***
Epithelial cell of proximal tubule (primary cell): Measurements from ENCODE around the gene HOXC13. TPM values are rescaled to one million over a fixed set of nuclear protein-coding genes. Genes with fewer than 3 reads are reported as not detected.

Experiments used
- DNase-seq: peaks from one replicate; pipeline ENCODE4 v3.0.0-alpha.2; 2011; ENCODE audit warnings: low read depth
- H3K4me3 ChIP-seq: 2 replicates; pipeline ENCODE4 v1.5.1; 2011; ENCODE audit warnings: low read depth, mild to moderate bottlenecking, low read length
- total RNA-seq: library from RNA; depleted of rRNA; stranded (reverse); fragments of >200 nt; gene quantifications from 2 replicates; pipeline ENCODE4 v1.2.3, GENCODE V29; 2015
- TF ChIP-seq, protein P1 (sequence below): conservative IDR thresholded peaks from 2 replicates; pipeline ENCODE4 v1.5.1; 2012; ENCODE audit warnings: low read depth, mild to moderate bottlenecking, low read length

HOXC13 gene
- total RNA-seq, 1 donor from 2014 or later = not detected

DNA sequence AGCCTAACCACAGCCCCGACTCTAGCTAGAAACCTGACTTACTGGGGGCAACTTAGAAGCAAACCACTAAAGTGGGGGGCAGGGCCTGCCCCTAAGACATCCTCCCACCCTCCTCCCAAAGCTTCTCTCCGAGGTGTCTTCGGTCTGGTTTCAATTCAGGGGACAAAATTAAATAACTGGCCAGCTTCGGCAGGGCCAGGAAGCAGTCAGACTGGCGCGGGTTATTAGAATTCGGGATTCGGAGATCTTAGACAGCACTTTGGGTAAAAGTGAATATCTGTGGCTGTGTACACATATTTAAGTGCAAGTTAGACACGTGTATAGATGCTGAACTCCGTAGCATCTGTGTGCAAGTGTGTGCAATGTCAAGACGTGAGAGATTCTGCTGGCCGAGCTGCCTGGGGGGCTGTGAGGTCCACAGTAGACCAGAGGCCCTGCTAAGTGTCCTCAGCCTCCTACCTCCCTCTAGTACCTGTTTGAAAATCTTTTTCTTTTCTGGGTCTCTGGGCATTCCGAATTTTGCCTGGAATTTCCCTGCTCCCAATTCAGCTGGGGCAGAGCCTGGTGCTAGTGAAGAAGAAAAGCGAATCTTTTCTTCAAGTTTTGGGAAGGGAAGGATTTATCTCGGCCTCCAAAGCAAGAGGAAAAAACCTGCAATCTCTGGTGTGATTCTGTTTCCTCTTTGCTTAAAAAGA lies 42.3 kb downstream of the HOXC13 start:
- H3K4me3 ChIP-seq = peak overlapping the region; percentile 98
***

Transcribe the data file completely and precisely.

Epithelial cell of proximal tubule (primary cell): Measurements from ENCODE around the gene HOXC13. TPM values are rescaled to one million over a fixed set of nuclear protein-coding genes. Genes with fewer than 3 reads are reported as not detected.

Experiments used
- DNase-seq: peaks from one replicate; pipeline ENCODE4 v3.0.0-alpha.2; 2011; ENCODE audit warnings: low read depth
- H3K4me3 ChIP-seq: 2 replicates; pipeline ENCODE4 v1.5.1; 2011; ENCODE audit warnings: low read depth, mild to moderate bottlenecking, low read length
- total RNA-seq: library from RNA; depleted of rRNA; stranded (reverse); fragments of >200 nt; gene quantifications from 2 replicates; pipeline ENCODE4 v1.2.3, GENCODE V29; 2015
- TF ChIP-seq, protein P1 (sequence below): conservative IDR thresholded peaks from 2 replicates; pipeline ENCODE4 v1.5.1; 2012; ENCODE audit warnings: low read depth, mild to moderate bottlenecking, low read length

HOXC13 gene
- total RNA-seq, 1 donor from 2014 or later = not detected

DNA sequence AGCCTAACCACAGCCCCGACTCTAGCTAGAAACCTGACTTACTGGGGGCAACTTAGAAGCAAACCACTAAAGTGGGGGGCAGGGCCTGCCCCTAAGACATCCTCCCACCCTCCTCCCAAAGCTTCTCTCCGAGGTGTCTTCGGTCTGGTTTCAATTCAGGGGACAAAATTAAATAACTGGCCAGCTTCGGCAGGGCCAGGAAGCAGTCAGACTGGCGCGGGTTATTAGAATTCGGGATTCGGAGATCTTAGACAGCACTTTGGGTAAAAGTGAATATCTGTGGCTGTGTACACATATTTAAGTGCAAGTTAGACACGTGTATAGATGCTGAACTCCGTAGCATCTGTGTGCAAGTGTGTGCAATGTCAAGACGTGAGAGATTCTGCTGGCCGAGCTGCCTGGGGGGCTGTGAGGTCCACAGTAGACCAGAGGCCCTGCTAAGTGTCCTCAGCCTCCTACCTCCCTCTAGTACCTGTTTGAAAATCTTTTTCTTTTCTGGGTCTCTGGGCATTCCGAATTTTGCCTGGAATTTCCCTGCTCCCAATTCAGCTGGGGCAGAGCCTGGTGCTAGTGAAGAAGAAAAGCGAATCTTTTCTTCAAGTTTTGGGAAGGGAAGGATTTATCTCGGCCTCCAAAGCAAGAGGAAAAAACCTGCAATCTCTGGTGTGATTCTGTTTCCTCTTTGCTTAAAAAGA lies 42.3 kb downstream of the HOXC13 start:
- H3K4me3 ChIP-seq = peak overlapping the region; percentile 98